It is Sunday and I am not at work

IMG_7562We went to the zoo today.  I haven’t been to the zoo in two damn years, and I love our zoo.  I am probably going to have a sunburn on the top of my bald-ass head tomorrow and I feel good about it.

They have two peacocks; they just let them wander around.

A brief note about the dog, if you’ll indulge me again a bit: you may recall that while I was finishing up that piece yesterday the doorbell rang and I didn’t answer the door.  That wasn’t an invention for the piece; it actually happened.  My wife and son were out of the house for a little while and they got home just a few minutes later.

There was a vase of fresh flowers on our doorstep, delivered to us on behalf of our vet’s office.  The dog had been gone for maybe three hours.  Guys, if you live anywhere near me, and you have pets, you could do a lot worse than letting Clayview Animal Clinic take care of them.

Tomorrow should be an exciting day: I actually get to find out what my job is!  I’m not teaching this year, as you’re probably aware if you’ve been paying attention, and while I know the broad outlines of the new position it’s not necessarily immediately clear what I’ll be doing on a day-to-day basis.  For example: the first day of school?  I have absolutely no idea what I’ll be doing right now on the first day of school, or really even the first couple of weeks.  I mean, I’m on the administrative team in a school; there’s gonna be stuff to do if I decide I wanna do things (and I do,) but none of those things will be my job.  The next couple of days I’m in training for my specific position and I’ll be much clearer on what my day-to-day job is going to look like by the time it’s over.

So yeah.  I’m excited.

What’s your week looking like?

Snarf, 2004-2018



For reasons that aren’t really clear to me– I live my life online, and I write about goddamned everything— I don’t tend to write about it when my pets pass on.  When my wife and I got married in 2008, she had a cat and two dogs and I had two cats– our five pets were actually against county ordinances for the first several years we were married, until one of my cats died and we were down to a legal two cats and two dogs.  My author description on most of my books describes me as living with “an assortment of pets.”  Since I started this blog, we’ve lost Hector, one of our dogs, and Kashmir, one of our cats, who I know I wrote about a couple of times.  I did not mark either of their deaths with a post, and I don’t know why.

We had to let Snarf go this morning.  My cat (she is twenty years old, has lived with my wife for half of her life, and is still manifestly my cat) is now our only pet.  Snarf was nearly fifteen years old, a ripe old age for any dog but particularly so for a German Shepherd, a larger breed that most of the time doesn’t make it past twelve or thirteen.  She’d been on a slow decline for at least a couple of years now; I’d had a conversation with my mother as recently as last weekend about how much longer we were going to let things go.  If you know German Shepherds, you know they tend to have issues with their hips, and over the last couple of years it had been getting harder and harder for her to move around.  In addition, she’d gone stone cold deaf.  But she was still her, and like I told my mom when she asked, how do you get up in the morning and decide okay, today’s the day I kill my dog?  Today, and not tomorrow?  How the hell do you decide that, until it’s already past the time when you should have decided?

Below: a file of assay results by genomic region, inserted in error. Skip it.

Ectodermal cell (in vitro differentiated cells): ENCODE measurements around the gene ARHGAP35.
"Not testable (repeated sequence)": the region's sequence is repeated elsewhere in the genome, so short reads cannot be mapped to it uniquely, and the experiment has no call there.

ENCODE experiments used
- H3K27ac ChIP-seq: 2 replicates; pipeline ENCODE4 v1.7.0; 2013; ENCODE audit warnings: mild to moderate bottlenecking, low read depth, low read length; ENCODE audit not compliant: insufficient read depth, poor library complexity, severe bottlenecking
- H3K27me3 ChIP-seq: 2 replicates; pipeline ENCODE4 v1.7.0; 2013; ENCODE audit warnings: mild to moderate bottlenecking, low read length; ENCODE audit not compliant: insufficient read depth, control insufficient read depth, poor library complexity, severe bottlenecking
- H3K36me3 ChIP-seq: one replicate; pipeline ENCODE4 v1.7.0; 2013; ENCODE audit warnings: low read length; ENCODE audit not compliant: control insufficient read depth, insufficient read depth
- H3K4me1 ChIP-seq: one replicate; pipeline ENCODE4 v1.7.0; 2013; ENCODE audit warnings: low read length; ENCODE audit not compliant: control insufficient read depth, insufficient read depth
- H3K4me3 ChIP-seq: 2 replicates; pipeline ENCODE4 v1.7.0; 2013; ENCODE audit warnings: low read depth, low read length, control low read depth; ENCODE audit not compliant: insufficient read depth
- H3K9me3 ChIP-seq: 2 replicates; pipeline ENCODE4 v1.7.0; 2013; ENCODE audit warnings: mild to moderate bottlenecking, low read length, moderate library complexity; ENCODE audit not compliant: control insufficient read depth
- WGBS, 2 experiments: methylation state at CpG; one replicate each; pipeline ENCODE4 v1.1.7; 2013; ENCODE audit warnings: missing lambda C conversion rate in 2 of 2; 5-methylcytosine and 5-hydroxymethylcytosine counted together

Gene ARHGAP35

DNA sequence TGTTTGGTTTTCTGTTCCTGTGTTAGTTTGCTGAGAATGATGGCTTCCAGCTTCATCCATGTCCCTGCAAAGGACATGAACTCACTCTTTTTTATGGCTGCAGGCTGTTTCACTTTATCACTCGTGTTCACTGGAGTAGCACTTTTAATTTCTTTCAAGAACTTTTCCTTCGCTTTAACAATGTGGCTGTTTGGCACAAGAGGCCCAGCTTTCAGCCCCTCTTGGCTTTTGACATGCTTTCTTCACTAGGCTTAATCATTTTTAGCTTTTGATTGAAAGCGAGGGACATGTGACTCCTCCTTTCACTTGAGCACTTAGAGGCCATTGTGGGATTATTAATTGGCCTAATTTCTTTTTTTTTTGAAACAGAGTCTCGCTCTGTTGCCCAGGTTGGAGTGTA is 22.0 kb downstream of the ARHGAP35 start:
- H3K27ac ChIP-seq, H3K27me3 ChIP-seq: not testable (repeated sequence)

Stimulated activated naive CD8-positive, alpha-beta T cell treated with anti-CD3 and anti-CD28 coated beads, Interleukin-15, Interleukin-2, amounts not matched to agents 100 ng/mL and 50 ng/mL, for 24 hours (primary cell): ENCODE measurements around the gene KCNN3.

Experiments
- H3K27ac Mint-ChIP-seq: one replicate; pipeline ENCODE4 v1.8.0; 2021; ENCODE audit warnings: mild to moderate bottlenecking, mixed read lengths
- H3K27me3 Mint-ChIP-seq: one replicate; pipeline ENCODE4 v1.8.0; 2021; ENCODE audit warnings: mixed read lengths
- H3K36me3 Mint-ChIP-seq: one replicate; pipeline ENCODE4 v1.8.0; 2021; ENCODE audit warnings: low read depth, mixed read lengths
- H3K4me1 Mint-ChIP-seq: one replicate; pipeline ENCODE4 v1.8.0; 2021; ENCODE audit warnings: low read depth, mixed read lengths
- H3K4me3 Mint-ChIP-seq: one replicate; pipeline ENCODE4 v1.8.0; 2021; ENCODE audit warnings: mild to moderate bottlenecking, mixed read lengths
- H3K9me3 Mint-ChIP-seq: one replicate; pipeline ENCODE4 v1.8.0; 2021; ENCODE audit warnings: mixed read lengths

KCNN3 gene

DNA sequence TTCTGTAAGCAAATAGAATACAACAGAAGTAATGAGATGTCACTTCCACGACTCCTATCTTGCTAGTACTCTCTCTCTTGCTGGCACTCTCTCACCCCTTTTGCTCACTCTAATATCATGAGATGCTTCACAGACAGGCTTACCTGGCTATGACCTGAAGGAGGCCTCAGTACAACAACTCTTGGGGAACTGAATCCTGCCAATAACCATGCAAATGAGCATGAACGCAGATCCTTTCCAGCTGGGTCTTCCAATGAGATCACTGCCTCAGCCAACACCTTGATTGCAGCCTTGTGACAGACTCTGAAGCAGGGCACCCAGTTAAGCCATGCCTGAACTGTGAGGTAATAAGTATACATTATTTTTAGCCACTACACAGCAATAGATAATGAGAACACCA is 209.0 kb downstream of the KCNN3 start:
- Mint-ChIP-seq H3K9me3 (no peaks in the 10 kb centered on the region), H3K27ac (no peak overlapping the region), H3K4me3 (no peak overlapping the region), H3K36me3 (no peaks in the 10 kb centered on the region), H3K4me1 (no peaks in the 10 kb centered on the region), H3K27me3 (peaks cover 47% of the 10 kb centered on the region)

I dropped my son off at day care yesterday morning and spent most of the rest of the day in front of my PS4.  Around noon I realized that Snarf wasn’t in the room with me.  If I was home, Snarf was always in the same room with me, to the point where lately I’d been trying not to move around all that often because she’d force herself up and follow me around, even if I was just going to the bathroom or getting something from another room.

And I’d been home for three hours, and I hadn’t seen her yet. I actually thought right then that I was about to find my dog dead on the floor in my bedroom.  But no; she was alive, just a few steps slower than she’d been even the night before.  I don’t know what changed, but overnight she’d gotten worse.  Much worse.  She stayed in the bedroom almost all day.

She didn’t eat dinner last night, and she didn’t eat her breakfast this morning, and that was after my wife woke me up crying because she couldn’t get the dog to get up and go outside.  She’d made it to our bedside, where she slept every night, and that was as far as she wanted to go.

That’s how you know, I guess.

Our vet has been taking care of Snarf since she was a puppy– she’s actually known the dog for longer than I have– and she was nice enough to come in on her day off to take care of us.  And for the third time, I had to explain to my son that one of his pets was going to die– only this time, it was a complete surprise.  Kenny knew that she was getting old, of course, but she wasn’t sick in a way that a nearly-seven-year-old was going to really notice.  As far as he can remember, she’s never not been an older dog, and it was even harder than usual to explain why what was about to happen had to happen.